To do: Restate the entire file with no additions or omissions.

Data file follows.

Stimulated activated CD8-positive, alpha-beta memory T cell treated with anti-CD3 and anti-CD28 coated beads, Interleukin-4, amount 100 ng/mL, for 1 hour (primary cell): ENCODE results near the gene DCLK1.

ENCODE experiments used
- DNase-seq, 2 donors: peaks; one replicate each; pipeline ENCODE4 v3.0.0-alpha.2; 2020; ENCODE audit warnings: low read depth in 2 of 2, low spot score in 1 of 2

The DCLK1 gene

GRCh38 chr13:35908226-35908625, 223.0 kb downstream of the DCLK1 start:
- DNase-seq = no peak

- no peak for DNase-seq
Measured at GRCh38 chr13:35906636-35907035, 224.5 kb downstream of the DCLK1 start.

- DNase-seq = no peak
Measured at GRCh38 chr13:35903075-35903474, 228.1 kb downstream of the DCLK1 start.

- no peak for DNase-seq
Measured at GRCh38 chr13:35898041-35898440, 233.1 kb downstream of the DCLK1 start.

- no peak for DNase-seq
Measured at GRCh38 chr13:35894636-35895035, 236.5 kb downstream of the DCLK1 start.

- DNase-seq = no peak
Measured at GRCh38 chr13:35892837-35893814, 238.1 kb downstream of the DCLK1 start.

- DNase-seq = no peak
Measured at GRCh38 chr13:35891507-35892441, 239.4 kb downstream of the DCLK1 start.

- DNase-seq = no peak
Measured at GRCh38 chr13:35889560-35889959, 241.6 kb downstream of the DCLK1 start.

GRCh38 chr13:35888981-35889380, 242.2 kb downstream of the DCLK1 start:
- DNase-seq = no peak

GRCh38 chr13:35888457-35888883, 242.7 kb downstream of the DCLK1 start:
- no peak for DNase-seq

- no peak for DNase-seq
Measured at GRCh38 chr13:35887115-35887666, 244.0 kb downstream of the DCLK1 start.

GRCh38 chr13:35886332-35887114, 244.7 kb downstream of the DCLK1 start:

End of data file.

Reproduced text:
Stimulated activated CD8-positive, alpha-beta memory T cell treated with anti-CD3 and anti-CD28 coated beads, Interleukin-4, amount 100 ng/mL, for 1 hour (primary cell): ENCODE results near the gene DCLK1.

ENCODE experiments used
- DNase-seq, 2 donors: peaks; one replicate each; pipeline ENCODE4 v3.0.0-alpha.2; 2020; ENCODE audit warnings: low read depth in 2 of 2, low spot score in 1 of 2

The DCLK1 gene

GRCh38 chr13:35908226-35908625, 223.0 kb downstream of the DCLK1 start:
- DNase-seq = no peak

- no peak for DNase-seq
Measured at GRCh38 chr13:35906636-35907035, 224.5 kb downstream of the DCLK1 start.

- DNase-seq = no peak
Measured at GRCh38 chr13:35903075-35903474, 228.1 kb downstream of the DCLK1 start.

- no peak for DNase-seq
Measured at GRCh38 chr13:35898041-35898440, 233.1 kb downstream of the DCLK1 start.

- no peak for DNase-seq
Measured at GRCh38 chr13:35894636-35895035, 236.5 kb downstream of the DCLK1 start.

- DNase-seq = no peak
Measured at GRCh38 chr13:35892837-35893814, 238.1 kb downstream of the DCLK1 start.

- DNase-seq = no peak
Measured at GRCh38 chr13:35891507-35892441, 239.4 kb downstream of the DCLK1 start.

- DNase-seq = no peak
Measured at GRCh38 chr13:35889560-35889959, 241.6 kb downstream of the DCLK1 start.

GRCh38 chr13:35888981-35889380, 242.2 kb downstream of the DCLK1 start:
- DNase-seq = no peak

GRCh38 chr13:35888457-35888883, 242.7 kb downstream of the DCLK1 start:
- no peak for DNase-seq

- no peak for DNase-seq
Measured at GRCh38 chr13:35887115-35887666, 244.0 kb downstream of the DCLK1 start.

GRCh38 chr13:35886332-35887114, 244.7 kb downstream of the DCLK1 start: